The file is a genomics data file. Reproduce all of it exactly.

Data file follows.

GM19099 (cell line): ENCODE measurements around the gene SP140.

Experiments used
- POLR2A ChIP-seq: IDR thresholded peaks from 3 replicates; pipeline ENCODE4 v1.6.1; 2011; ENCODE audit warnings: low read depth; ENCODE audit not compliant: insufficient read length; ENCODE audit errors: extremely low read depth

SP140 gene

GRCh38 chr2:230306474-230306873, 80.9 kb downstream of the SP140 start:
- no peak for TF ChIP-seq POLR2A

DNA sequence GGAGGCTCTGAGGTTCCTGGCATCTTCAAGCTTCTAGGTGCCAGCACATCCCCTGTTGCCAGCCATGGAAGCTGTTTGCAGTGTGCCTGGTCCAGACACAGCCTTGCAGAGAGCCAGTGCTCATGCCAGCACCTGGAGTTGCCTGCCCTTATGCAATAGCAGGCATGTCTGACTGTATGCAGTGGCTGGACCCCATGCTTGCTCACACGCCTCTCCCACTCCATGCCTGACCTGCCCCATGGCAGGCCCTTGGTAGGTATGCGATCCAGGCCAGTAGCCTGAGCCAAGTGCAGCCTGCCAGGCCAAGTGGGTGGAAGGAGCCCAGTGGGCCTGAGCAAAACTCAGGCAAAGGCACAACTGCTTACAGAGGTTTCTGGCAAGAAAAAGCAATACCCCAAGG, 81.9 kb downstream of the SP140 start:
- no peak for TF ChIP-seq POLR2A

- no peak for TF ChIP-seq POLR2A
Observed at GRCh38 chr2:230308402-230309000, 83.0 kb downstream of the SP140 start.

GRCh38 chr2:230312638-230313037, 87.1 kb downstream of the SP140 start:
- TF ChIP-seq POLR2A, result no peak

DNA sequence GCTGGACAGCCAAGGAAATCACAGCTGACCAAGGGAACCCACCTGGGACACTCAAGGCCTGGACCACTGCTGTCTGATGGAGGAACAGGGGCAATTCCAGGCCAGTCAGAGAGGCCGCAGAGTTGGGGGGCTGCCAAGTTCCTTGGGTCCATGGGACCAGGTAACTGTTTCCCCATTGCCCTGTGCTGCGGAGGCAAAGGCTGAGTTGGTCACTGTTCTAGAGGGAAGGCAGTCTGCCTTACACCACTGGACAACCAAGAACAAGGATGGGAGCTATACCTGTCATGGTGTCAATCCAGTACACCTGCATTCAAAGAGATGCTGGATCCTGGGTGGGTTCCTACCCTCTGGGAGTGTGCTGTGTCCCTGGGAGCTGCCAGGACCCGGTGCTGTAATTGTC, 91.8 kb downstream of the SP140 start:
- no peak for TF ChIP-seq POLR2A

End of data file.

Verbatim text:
GM19099 (cell line): ENCODE measurements around the gene SP140.

Experiments used
- POLR2A ChIP-seq: IDR thresholded peaks from 3 replicates; pipeline ENCODE4 v1.6.1; 2011; ENCODE audit warnings: low read depth; ENCODE audit not compliant: insufficient read length; ENCODE audit errors: extremely low read depth

SP140 gene

GRCh38 chr2:230306474-230306873, 80.9 kb downstream of the SP140 start:
- no peak for TF ChIP-seq POLR2A

DNA sequence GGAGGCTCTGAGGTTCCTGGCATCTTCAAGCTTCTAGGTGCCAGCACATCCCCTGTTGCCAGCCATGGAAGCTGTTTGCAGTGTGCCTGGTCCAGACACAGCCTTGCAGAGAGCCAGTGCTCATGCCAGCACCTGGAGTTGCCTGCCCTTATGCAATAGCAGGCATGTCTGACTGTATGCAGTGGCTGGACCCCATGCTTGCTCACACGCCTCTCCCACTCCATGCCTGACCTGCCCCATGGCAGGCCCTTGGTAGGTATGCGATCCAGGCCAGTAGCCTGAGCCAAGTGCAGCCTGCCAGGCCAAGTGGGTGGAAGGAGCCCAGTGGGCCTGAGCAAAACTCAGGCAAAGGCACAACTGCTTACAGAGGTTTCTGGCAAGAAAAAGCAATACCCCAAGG, 81.9 kb downstream of the SP140 start:
- no peak for TF ChIP-seq POLR2A

- no peak for TF ChIP-seq POLR2A
Observed at GRCh38 chr2:230308402-230309000, 83.0 kb downstream of the SP140 start.

GRCh38 chr2:230312638-230313037, 87.1 kb downstream of the SP140 start:
- TF ChIP-seq POLR2A, result no peak

DNA sequence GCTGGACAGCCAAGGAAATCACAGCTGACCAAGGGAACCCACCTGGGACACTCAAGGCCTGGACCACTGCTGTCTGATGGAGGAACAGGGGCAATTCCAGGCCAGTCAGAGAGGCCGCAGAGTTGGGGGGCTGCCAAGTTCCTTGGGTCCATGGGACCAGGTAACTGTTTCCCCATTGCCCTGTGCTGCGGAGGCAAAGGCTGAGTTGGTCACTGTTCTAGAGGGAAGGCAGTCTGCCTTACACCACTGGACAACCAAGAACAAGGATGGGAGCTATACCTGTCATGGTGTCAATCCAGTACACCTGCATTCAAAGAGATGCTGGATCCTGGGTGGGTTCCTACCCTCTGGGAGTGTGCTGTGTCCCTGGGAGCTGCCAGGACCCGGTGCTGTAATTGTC, 91.8 kb downstream of the SP140 start:
- no peak for TF ChIP-seq POLR2A